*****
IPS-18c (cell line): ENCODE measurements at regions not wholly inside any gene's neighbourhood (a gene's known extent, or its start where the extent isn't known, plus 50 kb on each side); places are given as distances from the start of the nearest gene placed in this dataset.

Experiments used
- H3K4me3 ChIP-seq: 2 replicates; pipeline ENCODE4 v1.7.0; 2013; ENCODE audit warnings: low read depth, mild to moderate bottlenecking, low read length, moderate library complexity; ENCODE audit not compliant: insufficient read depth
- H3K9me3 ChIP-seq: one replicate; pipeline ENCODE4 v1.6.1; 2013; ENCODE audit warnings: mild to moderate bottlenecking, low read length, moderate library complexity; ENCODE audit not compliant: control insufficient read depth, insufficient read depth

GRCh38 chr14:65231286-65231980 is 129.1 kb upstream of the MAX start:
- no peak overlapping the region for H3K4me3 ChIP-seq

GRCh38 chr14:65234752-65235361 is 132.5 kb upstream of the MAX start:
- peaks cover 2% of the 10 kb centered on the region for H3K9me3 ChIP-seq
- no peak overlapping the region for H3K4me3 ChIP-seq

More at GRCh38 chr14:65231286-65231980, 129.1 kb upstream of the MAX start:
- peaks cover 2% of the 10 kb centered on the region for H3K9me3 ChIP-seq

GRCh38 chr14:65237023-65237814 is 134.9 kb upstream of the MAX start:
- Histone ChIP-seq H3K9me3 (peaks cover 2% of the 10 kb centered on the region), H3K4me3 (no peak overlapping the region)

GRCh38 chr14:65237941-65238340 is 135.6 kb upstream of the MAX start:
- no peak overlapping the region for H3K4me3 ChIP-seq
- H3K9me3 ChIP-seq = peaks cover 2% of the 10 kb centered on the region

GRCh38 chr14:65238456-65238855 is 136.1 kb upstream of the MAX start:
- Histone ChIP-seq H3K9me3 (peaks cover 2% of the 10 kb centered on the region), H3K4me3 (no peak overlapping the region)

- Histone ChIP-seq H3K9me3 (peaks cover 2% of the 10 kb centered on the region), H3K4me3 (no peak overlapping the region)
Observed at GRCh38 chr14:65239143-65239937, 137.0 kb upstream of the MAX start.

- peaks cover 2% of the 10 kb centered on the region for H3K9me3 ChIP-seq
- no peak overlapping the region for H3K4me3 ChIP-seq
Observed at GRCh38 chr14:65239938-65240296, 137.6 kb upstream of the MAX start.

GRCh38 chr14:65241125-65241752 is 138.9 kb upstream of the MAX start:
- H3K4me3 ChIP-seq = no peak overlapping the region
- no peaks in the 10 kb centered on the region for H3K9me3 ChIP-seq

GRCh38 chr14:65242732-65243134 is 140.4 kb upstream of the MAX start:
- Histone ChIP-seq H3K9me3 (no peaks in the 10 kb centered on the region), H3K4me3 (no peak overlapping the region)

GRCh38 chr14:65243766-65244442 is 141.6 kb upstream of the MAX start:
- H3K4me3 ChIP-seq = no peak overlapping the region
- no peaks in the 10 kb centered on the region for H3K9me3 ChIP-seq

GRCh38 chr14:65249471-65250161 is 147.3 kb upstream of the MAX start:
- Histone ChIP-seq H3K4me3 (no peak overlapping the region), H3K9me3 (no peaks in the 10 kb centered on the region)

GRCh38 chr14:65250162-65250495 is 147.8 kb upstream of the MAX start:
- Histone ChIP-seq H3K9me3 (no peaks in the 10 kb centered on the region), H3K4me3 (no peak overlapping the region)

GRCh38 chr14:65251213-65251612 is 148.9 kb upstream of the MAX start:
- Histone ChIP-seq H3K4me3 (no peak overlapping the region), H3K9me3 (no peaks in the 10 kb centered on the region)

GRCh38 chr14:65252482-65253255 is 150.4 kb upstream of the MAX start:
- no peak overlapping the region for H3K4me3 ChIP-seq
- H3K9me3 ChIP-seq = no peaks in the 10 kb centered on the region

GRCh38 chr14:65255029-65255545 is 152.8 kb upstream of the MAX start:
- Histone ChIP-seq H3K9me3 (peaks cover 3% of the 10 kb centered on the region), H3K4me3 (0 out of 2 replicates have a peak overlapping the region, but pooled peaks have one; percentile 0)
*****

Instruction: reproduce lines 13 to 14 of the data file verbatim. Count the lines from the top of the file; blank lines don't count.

- Histone ChIP-seq H3K9me3 (peaks cover 2% of the 10 kb centered on the region), H3K4me3 (no peak overlapping the region)

GRCh38 chr14:65237941-65238340 is 135.6 kb upstream of the MAX start: